Saul and Paul same person, just a different letter, which I feel like you're kind of inferred. But I was like who is like? They all call them Paul, but sometimes there are references to Saul. Like I was like, huh, and then there's Saul in Old Testament. So I was like who? Who are we talking about? Anyways? Yeah, I think a lot of it. Yeah, that was a reason, but actually it was great, and then I did read the Bible in a year.

Speaker 1:

Yes, I've done that. I'm on my second time, nice yeah.

Speaker 2:

Yeah, it was one of those things where I was like well, I guess if I'm going to like read the Bible, I might as well just try and do this in a year. I did not do it in a year. I tried my very hardest. I think I was maybe like a couple weeks behind. Oh my gosh, I know that's a win. I know it is a win. I've done it linearly too.

Speaker 1:

Yes, I like that one.

Speaker 2:

I was like I really want to know chronologically how the story all folds together.

Speaker 1:

So yeah, Yay, so many things to like. If you're like, hey, I've got to jump into that. Yes, you do, totally. So, as we wrap up, lauren, what is your favorite Bible verse or story?

Speaker 2:

My favorite is one of my favorites I really, really love. I think this is always resonated with me, but in the Gospels, when Jesus is in the house and there are all these people who want to talk to him, and these friends are like we need our friend who cannot walk to meet Jesus so that he can be healed and he can walk again, they take the roof off and they lower him in. I love for me as a relational person, as I've mentioned before, that I'm like dang, that is true friendship, right there. I love the act of. It feels so generous and compassionate, specifically compassionate, one of my favorite. Now I haven't fact checked this, but it's one of those things that I kind of just believe.

Speaker 2:

But I was told by a leader of mine, a mentor of mine, back in college that compassion means to suffer with and I feel like in this story where they lower their friend through the roof, they literally dismantle a building in order to get their friend to meet Jesus. I feel like that is the epitome of suffering with, of compassion for their friends. They know and experience with him the fact that he cannot walk, so and then for them to just like they're like, here you go, drop you in and for Jesus to use him as an example to like get up and walk. I think that miracle in and of itself is really amazing, but my heart is always drawn to the fact that his friends went to those lengths for him and it's the same, I feel like for me. That's a very big example of how I want to live my life, of like dismantling roofs for my friends so that they can meet God.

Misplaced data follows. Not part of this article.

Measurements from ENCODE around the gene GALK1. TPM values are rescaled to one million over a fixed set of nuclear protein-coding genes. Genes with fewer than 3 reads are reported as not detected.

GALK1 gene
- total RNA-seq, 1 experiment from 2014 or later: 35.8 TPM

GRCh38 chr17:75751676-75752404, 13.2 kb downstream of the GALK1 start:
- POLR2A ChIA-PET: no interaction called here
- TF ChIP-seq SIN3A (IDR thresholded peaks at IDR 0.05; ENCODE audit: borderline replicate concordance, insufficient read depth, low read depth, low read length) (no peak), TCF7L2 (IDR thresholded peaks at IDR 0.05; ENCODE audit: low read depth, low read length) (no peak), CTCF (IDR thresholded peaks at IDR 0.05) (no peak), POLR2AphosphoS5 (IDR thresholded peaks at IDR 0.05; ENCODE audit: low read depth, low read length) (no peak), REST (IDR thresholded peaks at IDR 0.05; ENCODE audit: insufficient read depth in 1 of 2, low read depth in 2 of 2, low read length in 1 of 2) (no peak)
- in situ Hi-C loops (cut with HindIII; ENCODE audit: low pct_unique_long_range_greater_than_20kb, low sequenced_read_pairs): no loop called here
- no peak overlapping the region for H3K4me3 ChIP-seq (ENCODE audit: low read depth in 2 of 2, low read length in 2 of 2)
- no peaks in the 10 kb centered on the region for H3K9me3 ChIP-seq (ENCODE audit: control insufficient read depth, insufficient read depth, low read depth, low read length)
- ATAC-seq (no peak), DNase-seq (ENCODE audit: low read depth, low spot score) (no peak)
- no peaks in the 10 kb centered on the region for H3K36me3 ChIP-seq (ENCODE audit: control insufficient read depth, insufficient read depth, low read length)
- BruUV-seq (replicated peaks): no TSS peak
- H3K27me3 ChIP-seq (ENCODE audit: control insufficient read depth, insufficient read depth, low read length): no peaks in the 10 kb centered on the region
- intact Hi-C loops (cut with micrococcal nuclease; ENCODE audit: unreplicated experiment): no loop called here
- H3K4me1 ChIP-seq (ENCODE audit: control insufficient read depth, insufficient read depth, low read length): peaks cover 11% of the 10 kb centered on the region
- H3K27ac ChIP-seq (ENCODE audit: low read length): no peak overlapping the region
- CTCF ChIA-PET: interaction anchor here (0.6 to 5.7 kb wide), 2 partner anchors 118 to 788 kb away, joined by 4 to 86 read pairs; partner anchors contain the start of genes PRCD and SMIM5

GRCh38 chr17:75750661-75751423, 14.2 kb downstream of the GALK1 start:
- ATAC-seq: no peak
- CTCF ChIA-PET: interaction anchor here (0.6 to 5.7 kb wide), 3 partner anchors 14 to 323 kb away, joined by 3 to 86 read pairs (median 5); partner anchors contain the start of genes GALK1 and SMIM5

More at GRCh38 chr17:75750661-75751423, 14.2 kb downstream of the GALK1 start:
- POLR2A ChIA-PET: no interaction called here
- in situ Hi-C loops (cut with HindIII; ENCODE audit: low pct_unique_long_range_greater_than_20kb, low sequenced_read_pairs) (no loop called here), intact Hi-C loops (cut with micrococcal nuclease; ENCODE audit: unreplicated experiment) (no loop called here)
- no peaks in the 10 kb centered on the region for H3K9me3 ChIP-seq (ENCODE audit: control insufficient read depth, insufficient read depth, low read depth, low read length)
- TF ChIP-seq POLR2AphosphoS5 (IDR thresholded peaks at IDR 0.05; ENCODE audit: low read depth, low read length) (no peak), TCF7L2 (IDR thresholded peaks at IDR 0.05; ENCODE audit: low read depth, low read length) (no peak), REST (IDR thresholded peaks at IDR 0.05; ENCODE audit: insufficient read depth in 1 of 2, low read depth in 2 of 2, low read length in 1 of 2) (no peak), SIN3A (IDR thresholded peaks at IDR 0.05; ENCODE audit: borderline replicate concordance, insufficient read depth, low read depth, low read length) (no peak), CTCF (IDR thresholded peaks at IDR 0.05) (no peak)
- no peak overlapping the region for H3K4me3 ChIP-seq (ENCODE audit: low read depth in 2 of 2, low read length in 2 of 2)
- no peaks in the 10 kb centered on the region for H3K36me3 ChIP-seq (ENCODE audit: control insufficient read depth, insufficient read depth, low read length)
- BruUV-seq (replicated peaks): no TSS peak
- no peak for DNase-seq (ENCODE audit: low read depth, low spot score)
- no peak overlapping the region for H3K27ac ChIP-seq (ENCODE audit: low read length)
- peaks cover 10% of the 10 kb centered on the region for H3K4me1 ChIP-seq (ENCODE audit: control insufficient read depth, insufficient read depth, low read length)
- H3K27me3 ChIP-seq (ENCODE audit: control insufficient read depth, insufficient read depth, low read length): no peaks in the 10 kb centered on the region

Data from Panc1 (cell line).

Speaker 2:

Yeah, so yeah.

Speaker 1:

No, that's such a, and if you've been around the Bible a long time, that's probably one that you've heard.

Speaker 2:

Mm-hmm.

Speaker 1:

Is that they came through the roof and he did say, get up and walk. And he got up and walked. But if you actually I think that might be the problem sometimes if we've been around church for too long it's like, oh yep, no the story. Yeah, totally, but to actually what does that mean? What is the story about? Like this is actually really crazy. Yeah, like that you would go to that lengths for someone believing so much that Jesus would do what you knew he would do or that you hoped he would do.

Speaker 2:

Yeah. Yeah, there's that faith aspect too of like I feel like if I'm I mean, you can get up and walk. You can correct me if I'm wrong. It is one of the very first examples at least in one of the Gospels, I think where Jesus tells somebody to get up and walk at least. And I feel like to have that kind of faith where, like, you don't know if this is actually going to work or not, and you you're just trusting that the things that you have heard about Jesus are going to actually come true or like be true, especially for your friend. And I know that like there are probably moments where people ask Jesus for healing and he didn't heal them Not because he didn't like them, but just because it was a part of their story or how he wanted to display his glory.